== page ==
Category Archives: European menu

Ultimate Gingerbread


These intense little bars are great on their own or crumbled over a little bowl of gelato or ice cream.


Ultimate Gingerbread

(from Jamie Oliver Cook with Me)

Makes 9-12 pieces

1 x shortbread recipe or a 15 ounce package of store-bought shortbread

6 ounces of raw sugar

3 level t of ground ginger

1/3 cup mixes peel (dried and candied orange, lemon, pineapple), chopped

1/3 cup crystallized ginger, chopped

7 T flour

A pinch of baking powder

2 T golden syrup (white karo)

2 T treacle (black molasses)

5 T butter


If you are using your own shortbread, make it first.  Recipe follows. Preheat the oven to 325 degrees F.  Baking pan required is about 9 x 14 inches.  Place shortbread in food processor with the sugar and 2 T of the ground ginger.  Pulse until you have crumbs.  Remove about 2/3-1 cup of the crumbs and set aside.  To the remaining crumbs add the chopped peel, the crystallized ginger, the additional 1 T of ground ginger, the flour and the baking powder. And pulse until well mixed.  Place in a large bowl for further mixing.


In the meantime melt the syrup, butter, molasses in a saucepan.  When everything is melted ,mix it together with the crumb fruit mixture and mix until well combined.  Press the mixture into the bottom of the pan –making even with a spatula.  Place in the oven for about 10 minutes.

When done, take the tray out and sprinkle the hot gingerbread with the remaining crumbs, pressing them down with spatula or spoon.  Cut into squares while warm and leave to cool in the pan.

Serve on its own or use to sprinkle over ice cream.

This recipe dates back to England’s Lake District of 150 years ago.  It also makes a great base for cheesecake!


1 cup + 2 T butter (for pan preparation)

½ cup + 1 T superfine sugar, plus extra for sprinkling

2 scant cups all-purpose flour (for dusting)

2/3 cup semolina flour a 1 scant cup cornstarch

Preheat oven to 300 degrees F.  Grease bottom and sides of 9 x 9 inch baking pan

Cream butter and sugar until light and fluffy.  Add the flour and semolina or cornstarch.  Mix lightly until you have a smooth dough.

Press the dough into the prepared pan and prick all over with a fork.  Bake for about 45-50 minutes until golden.  Dust with additional sugar while still warm.  Cut while warm and let cool in the pan.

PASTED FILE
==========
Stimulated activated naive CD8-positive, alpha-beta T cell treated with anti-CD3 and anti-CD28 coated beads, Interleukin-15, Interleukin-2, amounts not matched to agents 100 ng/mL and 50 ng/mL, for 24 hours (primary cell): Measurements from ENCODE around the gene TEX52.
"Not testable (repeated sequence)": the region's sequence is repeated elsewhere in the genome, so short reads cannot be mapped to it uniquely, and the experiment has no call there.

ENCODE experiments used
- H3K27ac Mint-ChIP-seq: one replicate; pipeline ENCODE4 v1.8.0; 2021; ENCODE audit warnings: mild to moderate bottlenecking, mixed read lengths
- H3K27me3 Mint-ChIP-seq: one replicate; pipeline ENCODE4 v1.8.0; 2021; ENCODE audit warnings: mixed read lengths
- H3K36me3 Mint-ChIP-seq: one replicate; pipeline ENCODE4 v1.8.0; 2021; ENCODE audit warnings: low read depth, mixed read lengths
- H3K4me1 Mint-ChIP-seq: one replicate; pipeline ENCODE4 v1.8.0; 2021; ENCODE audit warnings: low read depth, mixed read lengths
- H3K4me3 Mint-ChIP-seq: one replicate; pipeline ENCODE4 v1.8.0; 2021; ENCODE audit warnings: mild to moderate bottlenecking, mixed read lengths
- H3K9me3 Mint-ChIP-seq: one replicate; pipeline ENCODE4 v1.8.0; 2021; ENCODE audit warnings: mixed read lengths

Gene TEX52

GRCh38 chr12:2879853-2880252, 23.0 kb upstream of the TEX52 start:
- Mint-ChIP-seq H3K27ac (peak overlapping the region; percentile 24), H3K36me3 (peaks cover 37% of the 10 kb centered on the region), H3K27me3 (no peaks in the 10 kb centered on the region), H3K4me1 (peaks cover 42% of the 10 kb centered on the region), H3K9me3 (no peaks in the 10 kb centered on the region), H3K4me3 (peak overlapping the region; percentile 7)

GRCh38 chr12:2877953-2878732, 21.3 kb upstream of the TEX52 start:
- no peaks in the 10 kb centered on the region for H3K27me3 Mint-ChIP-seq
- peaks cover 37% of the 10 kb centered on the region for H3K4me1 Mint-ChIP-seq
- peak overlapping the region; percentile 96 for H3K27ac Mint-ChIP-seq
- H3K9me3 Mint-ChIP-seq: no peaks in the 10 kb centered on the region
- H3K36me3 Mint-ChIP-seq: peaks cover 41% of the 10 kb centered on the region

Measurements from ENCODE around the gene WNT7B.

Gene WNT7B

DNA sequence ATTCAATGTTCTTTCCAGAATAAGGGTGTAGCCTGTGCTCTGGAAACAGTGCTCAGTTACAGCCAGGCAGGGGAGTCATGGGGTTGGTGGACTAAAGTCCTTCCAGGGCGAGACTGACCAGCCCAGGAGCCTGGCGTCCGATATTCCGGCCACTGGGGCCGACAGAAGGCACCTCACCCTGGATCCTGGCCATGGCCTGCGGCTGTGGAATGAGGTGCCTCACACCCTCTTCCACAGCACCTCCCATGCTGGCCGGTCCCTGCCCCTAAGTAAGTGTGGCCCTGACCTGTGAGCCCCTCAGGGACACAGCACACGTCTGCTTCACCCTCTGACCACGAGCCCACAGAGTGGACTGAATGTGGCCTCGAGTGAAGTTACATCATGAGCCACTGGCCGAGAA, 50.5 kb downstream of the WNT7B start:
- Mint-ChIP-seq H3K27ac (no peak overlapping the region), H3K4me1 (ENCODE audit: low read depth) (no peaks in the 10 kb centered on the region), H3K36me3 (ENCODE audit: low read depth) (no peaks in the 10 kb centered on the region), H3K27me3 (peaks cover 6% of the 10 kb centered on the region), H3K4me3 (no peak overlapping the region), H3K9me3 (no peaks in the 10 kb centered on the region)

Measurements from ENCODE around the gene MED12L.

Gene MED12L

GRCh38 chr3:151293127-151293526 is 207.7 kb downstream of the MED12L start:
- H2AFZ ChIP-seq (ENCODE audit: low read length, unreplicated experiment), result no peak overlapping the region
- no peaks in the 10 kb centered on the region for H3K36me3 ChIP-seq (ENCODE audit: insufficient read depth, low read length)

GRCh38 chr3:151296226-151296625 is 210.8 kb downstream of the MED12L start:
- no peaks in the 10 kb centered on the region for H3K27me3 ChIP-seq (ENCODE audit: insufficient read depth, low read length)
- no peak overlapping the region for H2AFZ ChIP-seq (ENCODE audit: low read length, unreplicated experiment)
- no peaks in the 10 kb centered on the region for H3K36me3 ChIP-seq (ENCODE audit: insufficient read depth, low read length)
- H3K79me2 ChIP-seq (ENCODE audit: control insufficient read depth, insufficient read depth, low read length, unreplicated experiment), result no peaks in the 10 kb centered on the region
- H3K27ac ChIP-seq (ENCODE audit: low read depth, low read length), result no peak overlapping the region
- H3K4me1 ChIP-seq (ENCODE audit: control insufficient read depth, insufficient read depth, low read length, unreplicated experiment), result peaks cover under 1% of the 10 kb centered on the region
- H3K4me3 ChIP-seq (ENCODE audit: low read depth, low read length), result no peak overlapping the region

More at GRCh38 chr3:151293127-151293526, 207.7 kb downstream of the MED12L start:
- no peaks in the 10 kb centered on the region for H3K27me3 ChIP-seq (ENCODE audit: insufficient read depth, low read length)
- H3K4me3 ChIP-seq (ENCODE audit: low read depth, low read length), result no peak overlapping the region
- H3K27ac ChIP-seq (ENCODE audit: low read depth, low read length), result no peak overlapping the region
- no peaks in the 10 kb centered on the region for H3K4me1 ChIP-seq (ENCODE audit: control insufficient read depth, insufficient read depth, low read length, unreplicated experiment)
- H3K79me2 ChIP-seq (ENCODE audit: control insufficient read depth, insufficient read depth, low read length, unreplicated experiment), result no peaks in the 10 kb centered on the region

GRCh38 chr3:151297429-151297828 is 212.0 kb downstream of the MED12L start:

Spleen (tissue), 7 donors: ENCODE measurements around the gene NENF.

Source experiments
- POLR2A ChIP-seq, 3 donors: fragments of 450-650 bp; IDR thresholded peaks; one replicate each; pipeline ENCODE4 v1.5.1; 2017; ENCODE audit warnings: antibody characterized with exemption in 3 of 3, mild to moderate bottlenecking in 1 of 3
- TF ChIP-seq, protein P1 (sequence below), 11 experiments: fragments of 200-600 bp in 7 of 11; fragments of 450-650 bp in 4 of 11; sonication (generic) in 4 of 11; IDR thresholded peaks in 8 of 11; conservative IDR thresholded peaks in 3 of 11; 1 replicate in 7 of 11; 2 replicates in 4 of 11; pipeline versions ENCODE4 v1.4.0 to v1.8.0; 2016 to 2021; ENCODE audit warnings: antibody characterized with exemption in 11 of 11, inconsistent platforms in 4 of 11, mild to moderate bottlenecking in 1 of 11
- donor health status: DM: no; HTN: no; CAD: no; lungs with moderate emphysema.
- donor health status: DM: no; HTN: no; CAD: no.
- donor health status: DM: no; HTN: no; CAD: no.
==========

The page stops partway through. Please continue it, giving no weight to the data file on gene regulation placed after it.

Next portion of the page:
Schnitzel & Borscht for Dinner


How could you resist this?



Schnitzel with Watercress & Applesauce

Schnitzel with Watercress & Applesauce

(Adapted from Jamie Oliver Cook with Me)


1 Tablespoon of butter

Zest and juice of ½ orange

2 T. sugar

¼ t cinnamon

¼ t nutmeg

¼ t cloves

2 good eating apples, peeled, cored and cut into 1 inch dice

1 cooking apple, peeled, cored and cut into 1 inch dice


In heavy pot gently melt the butter for a minute with the orange zest and juice, sugar, nutmeg, & cloves.  Stir until the butter foams then stir in the apples.  Cover and for 20-25 minutes until you have a soft, lumpy sauce.  Taste and add more sugar if desired.  It is nice to keep the separate flavors of the sweeter and tart apples to add interest.  Serve warm or set aside to cool.


Johanna considers whether all the apples will fit in the stock pot.





2 x 5 ½ ounce pork escallops’ (loin).  You may also use veal or chicken

Sea salt and freshly ground pepper


1 large egg, beaten

3 large handfuls of dry breadcrumbs

Olive oil

A small bunch of cornichon, finely chopped

A handful of watercress washed and dried

1 lemon


Using three plates prepare the coating for the meat.  In first one place your salt, pepper and flout.  In the second one put the beaten egg, in the last the breadcrumbs. Place the meat either between saran wrap to pound to ¼ inch thick.  You may use the flat side of a meat tenderizer or a heavy skillet to do this.

Season the meat in the flour mixtures, shaking off excess.  Dip into the egg mixture, letting excess drip off.  Then dredge in breadcrumbs, patting them on firmly and gently shaking off excess.